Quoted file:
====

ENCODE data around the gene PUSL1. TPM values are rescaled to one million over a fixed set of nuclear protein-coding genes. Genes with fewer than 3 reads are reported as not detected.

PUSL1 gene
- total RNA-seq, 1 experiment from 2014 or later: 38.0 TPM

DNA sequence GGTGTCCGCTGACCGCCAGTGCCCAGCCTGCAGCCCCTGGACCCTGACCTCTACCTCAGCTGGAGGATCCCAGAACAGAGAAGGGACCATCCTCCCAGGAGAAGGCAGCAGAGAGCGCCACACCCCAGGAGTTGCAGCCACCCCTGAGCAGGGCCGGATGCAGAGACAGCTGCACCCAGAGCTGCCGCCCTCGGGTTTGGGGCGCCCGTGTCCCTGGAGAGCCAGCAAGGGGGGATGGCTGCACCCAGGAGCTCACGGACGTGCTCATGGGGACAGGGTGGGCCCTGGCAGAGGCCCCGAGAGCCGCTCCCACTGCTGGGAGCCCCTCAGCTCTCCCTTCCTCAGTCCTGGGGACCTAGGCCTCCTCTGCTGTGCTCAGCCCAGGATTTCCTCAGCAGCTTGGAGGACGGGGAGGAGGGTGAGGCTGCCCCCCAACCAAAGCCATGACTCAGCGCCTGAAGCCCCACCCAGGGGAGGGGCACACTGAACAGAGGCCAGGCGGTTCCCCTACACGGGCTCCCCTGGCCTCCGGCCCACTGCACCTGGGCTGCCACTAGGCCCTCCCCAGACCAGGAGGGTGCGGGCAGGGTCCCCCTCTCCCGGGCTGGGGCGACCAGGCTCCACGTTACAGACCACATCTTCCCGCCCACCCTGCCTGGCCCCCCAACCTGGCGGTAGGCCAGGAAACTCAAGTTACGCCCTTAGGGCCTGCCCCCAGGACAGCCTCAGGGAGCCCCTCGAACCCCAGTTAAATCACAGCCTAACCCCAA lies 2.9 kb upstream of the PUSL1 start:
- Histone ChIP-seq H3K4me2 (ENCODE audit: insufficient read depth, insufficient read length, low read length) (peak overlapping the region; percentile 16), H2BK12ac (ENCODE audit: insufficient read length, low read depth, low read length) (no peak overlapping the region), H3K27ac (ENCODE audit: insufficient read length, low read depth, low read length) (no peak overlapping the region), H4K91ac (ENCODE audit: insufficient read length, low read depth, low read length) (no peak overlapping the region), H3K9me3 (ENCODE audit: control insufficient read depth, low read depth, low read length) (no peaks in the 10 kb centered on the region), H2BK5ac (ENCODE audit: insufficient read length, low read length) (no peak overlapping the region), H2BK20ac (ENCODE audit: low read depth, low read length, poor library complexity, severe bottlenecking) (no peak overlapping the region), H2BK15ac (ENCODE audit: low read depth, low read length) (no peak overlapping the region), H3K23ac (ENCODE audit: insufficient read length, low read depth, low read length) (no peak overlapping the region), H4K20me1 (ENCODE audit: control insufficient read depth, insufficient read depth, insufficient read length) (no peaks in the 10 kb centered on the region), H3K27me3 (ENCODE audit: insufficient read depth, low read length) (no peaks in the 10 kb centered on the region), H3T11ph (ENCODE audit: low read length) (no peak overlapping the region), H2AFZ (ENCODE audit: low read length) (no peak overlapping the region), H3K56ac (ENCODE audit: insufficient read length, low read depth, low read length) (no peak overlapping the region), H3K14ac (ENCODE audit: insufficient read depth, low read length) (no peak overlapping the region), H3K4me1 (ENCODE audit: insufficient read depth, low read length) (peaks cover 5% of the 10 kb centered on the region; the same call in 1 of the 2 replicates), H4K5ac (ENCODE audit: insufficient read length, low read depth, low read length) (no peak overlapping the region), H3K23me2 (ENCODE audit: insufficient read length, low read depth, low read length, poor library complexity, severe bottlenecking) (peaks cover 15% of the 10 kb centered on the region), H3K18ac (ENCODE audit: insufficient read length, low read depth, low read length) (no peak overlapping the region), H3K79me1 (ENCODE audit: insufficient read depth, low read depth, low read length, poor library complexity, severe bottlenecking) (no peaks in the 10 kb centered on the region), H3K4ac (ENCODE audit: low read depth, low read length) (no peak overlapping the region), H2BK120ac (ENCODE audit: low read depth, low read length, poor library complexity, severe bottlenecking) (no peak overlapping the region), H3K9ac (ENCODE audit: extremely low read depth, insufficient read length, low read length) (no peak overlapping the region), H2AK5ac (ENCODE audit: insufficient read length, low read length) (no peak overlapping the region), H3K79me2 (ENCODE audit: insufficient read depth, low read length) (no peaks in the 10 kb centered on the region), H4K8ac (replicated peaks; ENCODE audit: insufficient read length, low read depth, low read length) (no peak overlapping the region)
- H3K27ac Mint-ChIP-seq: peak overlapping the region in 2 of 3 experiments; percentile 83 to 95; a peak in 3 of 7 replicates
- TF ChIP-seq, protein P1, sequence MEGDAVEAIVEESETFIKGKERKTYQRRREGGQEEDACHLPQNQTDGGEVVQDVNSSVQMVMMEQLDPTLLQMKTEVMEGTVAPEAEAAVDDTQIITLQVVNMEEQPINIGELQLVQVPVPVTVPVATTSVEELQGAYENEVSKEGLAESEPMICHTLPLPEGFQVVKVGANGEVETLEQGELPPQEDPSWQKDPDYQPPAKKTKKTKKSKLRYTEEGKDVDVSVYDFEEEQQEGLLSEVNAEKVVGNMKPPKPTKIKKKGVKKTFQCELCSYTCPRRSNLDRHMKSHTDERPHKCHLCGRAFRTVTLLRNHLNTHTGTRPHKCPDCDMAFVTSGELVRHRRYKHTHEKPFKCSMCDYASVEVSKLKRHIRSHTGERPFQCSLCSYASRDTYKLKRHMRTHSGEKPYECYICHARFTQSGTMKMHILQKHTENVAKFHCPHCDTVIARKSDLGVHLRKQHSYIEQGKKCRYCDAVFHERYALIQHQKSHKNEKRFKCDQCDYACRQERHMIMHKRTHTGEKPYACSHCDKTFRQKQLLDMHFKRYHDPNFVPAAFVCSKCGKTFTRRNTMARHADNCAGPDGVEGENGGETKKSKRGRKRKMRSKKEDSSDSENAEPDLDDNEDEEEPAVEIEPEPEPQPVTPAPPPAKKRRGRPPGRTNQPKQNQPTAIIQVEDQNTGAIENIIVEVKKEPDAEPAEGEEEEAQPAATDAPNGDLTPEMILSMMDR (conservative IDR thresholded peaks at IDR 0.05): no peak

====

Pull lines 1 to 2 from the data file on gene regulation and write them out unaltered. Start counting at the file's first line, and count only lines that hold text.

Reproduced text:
ENCODE data around the gene PUSL1. TPM values are rescaled to one million over a fixed set of nuclear protein-coding genes. Genes with fewer than 3 reads are reported as not detected.

PUSL1 gene